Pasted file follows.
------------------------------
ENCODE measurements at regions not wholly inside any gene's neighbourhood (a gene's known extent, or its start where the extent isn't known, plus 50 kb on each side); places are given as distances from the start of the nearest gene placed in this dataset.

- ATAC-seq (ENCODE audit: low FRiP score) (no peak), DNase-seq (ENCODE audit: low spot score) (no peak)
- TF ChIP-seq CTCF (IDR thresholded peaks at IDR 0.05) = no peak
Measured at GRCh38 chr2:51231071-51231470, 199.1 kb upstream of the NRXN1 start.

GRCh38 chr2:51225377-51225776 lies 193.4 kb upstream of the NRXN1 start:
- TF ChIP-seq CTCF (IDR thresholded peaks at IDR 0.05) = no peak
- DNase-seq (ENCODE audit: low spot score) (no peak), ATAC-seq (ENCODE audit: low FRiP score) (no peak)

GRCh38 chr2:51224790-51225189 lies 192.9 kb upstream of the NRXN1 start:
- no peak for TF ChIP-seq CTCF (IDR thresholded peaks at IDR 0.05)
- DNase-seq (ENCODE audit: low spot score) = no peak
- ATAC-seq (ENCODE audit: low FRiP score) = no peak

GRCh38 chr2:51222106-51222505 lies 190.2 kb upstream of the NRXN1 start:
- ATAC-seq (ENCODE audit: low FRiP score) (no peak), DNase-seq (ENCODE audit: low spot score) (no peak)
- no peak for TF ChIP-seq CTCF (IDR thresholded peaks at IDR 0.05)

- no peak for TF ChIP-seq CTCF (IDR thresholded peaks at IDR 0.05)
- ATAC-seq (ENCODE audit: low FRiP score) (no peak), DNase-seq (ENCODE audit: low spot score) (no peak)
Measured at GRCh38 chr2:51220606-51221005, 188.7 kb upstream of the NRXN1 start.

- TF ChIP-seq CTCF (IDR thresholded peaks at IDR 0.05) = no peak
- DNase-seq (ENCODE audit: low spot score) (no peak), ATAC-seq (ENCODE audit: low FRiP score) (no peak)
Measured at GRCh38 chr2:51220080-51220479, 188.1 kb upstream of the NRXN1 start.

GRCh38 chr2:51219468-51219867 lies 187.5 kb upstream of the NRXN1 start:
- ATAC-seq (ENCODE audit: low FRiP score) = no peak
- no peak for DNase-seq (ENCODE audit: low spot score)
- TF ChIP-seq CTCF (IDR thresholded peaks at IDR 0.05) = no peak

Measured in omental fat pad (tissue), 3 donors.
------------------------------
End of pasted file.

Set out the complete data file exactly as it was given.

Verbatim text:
ENCODE measurements at regions not wholly inside any gene's neighbourhood (a gene's known extent, or its start where the extent isn't known, plus 50 kb on each side); places are given as distances from the start of the nearest gene placed in this dataset.

- ATAC-seq (ENCODE audit: low FRiP score) (no peak), DNase-seq (ENCODE audit: low spot score) (no peak)
- TF ChIP-seq CTCF (IDR thresholded peaks at IDR 0.05) = no peak
Measured at GRCh38 chr2:51231071-51231470, 199.1 kb upstream of the NRXN1 start.

GRCh38 chr2:51225377-51225776 lies 193.4 kb upstream of the NRXN1 start:
- TF ChIP-seq CTCF (IDR thresholded peaks at IDR 0.05) = no peak
- DNase-seq (ENCODE audit: low spot score) (no peak), ATAC-seq (ENCODE audit: low FRiP score) (no peak)

GRCh38 chr2:51224790-51225189 lies 192.9 kb upstream of the NRXN1 start:
- no peak for TF ChIP-seq CTCF (IDR thresholded peaks at IDR 0.05)
- DNase-seq (ENCODE audit: low spot score) = no peak
- ATAC-seq (ENCODE audit: low FRiP score) = no peak

GRCh38 chr2:51222106-51222505 lies 190.2 kb upstream of the NRXN1 start:
- ATAC-seq (ENCODE audit: low FRiP score) (no peak), DNase-seq (ENCODE audit: low spot score) (no peak)
- no peak for TF ChIP-seq CTCF (IDR thresholded peaks at IDR 0.05)

- no peak for TF ChIP-seq CTCF (IDR thresholded peaks at IDR 0.05)
- ATAC-seq (ENCODE audit: low FRiP score) (no peak), DNase-seq (ENCODE audit: low spot score) (no peak)
Measured at GRCh38 chr2:51220606-51221005, 188.7 kb upstream of the NRXN1 start.

- TF ChIP-seq CTCF (IDR thresholded peaks at IDR 0.05) = no peak
- DNase-seq (ENCODE audit: low spot score) (no peak), ATAC-seq (ENCODE audit: low FRiP score) (no peak)
Measured at GRCh38 chr2:51220080-51220479, 188.1 kb upstream of the NRXN1 start.

GRCh38 chr2:51219468-51219867 lies 187.5 kb upstream of the NRXN1 start:
- ATAC-seq (ENCODE audit: low FRiP score) = no peak
- no peak for DNase-seq (ENCODE audit: low spot score)
- TF ChIP-seq CTCF (IDR thresholded peaks at IDR 0.05) = no peak

Measured in omental fat pad (tissue), 3 donors.